When things are not going well—for example, good employees are leaving, commitment seems lacking, productivity is not up to par—an organization needs to make some changes. But where do you start? Unless the remedy is clear, rather than making isolated changes, the smarter strategy is to examine the culture of the organization.
When you incorporate change through a culture-defining and alignment process, the organization clarifies the desired values, reviews current practices, and creates a plan for more effectively living those core culture principles. Through this process, expectations for behavior are understood. Any behaviors that are not in sync with the core values are seen as a gap that must quickly be remedied.
Many believe that organizational culture change is a long and involved process. But when employees participate in defining and molding the culture to enhance the organization’s ability to succeed, then the changes that emerge are easier to implement.
Use organizational culture change to bring needed change to your company. Let change management really be a process of defining your core culture, auditing your Practices and Projections, and executing a plan to live the core culture principles and values better each and every day. Bring change from the inside out. Treat your organization as a system. Link organization change to the culture that is valued.
Purpose: Why is this Work Important?
The Purpose of an organization is the most central component of its culture. The Purpose defines why the organization exists. The Purpose is not the answer to the question “What does the organization do?” That typically focuses on products, services and customers. Instead, the Purpose is the answer to the question, “Why is the work of this company important?” This may sound like a simple question, but in its simplicity, lies tremendous significance for the organization and for each employee.
The Purpose is the cause that defines the contribution an organization makes to society through its work. Of course, businesses exist to make a profit, but they also exist to make a difference. Through their firm’s work, employees can make a difference and be part of a meaningful legacy. When an organization’s Purpose is meaningful to an employee, that person feels a connection to work that is not only rational—it’s also emotional.
Purpose Statement: Be Brief in Length and Broad in Scope
A Purpose statement is a few, crucial words that inspire and motivate employees who care about making that contribution. For example, the Purpose of a bread company might be, to nourish life. And the Purpose of an entertainment company might be, to make people happy. The Purpose statement is brief so employees can remember it and use it to guide their daily actions. Additionally, the Purpose statement is broad in scope to allow the organization to adapt over time to a changing world while keeping a constant, consistent central focus. Products and services often change, but the Purpose endures. Think of your company as a living entity; it is a vehicle for improving individual lives, and the world we live in.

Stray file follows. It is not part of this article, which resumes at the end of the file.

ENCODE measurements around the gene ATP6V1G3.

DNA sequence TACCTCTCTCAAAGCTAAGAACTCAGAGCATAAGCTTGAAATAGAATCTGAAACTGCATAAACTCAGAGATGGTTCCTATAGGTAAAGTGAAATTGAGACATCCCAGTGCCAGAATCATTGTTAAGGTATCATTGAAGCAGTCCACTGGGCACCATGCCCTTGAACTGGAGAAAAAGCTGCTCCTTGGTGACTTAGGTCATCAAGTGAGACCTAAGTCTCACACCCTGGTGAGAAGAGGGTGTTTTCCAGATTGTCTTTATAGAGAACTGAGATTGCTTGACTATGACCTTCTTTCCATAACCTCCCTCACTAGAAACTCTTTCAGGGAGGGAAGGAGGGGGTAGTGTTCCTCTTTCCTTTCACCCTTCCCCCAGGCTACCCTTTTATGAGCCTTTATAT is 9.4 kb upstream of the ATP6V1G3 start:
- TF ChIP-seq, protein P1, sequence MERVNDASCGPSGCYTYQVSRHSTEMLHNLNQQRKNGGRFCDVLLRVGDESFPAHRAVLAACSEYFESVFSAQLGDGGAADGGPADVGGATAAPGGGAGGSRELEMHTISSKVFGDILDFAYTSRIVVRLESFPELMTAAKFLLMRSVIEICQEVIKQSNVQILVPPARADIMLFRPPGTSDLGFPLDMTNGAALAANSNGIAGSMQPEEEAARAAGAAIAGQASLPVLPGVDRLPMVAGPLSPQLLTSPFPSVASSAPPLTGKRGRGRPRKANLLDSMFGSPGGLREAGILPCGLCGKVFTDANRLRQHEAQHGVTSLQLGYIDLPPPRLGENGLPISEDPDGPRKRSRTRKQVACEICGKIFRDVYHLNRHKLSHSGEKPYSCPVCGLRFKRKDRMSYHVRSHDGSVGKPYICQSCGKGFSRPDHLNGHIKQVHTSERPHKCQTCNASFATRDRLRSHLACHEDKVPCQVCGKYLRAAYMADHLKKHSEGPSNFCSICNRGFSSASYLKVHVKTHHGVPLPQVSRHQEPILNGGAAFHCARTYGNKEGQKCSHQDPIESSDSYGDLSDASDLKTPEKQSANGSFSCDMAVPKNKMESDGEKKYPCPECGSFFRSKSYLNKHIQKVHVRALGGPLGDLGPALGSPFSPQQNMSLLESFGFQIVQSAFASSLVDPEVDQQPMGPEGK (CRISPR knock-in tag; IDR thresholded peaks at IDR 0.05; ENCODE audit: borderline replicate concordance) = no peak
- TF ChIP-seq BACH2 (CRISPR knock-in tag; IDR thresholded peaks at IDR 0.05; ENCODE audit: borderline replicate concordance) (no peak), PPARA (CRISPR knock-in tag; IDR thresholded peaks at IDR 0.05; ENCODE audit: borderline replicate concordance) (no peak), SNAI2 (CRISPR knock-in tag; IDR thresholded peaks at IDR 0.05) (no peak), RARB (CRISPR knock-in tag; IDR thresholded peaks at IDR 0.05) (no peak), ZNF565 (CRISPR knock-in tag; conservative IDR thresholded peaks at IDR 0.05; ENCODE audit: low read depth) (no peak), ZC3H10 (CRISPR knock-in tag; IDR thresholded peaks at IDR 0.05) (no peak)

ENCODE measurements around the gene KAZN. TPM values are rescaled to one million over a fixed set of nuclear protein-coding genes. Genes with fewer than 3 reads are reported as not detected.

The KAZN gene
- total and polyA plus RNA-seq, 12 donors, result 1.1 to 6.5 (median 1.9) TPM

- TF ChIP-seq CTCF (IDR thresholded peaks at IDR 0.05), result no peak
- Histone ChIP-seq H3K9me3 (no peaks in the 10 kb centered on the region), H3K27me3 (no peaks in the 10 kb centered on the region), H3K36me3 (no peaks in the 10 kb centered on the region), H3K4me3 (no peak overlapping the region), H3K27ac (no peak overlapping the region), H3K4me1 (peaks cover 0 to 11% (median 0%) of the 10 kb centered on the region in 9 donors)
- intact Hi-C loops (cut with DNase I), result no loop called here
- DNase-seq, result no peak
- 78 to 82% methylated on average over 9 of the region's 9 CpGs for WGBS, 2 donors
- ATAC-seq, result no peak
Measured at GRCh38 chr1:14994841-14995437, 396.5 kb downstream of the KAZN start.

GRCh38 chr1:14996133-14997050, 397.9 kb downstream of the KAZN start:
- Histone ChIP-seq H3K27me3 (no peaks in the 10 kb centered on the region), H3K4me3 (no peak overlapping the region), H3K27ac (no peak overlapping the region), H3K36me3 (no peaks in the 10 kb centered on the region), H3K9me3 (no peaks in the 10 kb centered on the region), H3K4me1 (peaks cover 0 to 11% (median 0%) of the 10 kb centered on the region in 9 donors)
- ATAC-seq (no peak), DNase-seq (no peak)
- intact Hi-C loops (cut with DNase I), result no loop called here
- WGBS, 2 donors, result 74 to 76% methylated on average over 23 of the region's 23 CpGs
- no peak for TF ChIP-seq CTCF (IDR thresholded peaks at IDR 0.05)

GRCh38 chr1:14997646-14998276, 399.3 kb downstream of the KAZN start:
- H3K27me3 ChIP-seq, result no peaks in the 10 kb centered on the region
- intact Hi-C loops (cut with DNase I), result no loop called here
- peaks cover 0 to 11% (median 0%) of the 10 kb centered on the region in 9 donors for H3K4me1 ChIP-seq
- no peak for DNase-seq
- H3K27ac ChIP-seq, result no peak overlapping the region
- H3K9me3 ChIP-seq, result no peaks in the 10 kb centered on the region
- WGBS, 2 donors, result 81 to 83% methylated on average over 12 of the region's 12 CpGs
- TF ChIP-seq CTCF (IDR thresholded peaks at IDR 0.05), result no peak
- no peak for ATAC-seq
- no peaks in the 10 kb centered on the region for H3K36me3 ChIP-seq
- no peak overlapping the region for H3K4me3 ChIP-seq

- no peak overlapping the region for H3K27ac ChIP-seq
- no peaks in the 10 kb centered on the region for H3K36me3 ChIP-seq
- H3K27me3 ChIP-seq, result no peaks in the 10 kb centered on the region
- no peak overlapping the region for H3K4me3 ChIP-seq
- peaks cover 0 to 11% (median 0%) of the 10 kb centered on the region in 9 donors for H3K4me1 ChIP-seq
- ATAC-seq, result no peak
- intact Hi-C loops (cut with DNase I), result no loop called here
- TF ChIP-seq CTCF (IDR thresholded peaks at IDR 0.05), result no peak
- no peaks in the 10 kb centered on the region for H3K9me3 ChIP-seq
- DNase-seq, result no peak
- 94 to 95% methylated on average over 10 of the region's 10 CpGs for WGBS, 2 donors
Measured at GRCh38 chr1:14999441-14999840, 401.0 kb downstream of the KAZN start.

Defining the Purpose: Include Everyone in the Process
When defining your company’s Purpose, be sure to include everyone in the process. Participation in the process builds commitment. Use small group discussions to come up with possible Purpose statements. Then, let everyone respond to a collection of options to see the statement that best conveys the fundamental reason why the company exists.
A Purpose statement does not have to be unique. Other organizations doing similar work may have a similar Purpose. Your Purpose should use words that are meaningful to employees and appropriate for your organization.
Purpose Statement: Screen Using the Six Criteria
Be sure your Purpose Statement meets the six Purpose criteria:
- It is a contribution to society—not a product or service.
- It answers the question: Why is this work important?
- It is inspirational and motivational.
- It uses powerful words.
- The statement is brief in length so employees will remember it.
- The statement is broad in scope to allow for future opportunities and change.
Use this worksheet for evaluating Purpose Statement Options: Organizational Purpose Statement Options To Be Evaluated
A Source of Meaning: Unite Employees with the Purpose
Take the time to unite employees around the organization’s Purpose so that work is more than daily tasks. Work should be viewed as a contribution to society and a source of meaning for each employee.
Organizational alignment is a beautiful thing. When the image that a company projects to consumers is consistent with both the customer experience and the values of the company, you have alignment. No mixed messages.
Think about your company:
- What are your company values?
- How do employees behave with each other?
- How do employees behave with customers, suppliers/vendors, and partners?
- What is your company’s image?
Are they consistent? Are they aligned?
For example, if you’re a hotel that projects an image of great service, and customers rave about your service, that’s alignment. Or, if you’re a hospital that touts an image of safety, and patients observe and experience superior safety practices while staying at your hospital, you have alignment. Yes, alignment is a good thing.
So what should Southwest Airlines do? It has a reputation for delivering great service and having a fun-loving attitude, but Southwest also has a reputation for low fares. Yet, according to a Wall Street Journal article, the average ticket price for a Southwest flight has been climbing and in some markets, a Southwest flight is higher than its competitors. Southwest price increases have been due to fuel prices (no more fuel hedges), longer flights and new ways for pricing tickets.
Southwest currently does not charge fees for checking baggage or for changing tickets. If you compute those benefits, it might explain why a higher ticket is not really higher when you add up all the charges. But for the customer who either does not check baggage or have to pay for checked baggage (due to frequent flyer status or the credit card used) and for the person who rarely changes their flight plans, this explanation does not justify a higher ticket price.
Southwest Airlines must rethink who they are as an airline. Are they like the big airlines? Do they only differentiate themselves by their fun-loving attitude and service? Is that good enough?
Southwest has much to consider as they merge with AirTran, but reflecting on their organizational identity might be something at the top of the list. The organization’s identity must be clear. When you change the essence of who you are as an organization, it has an impact on your customers and your employees.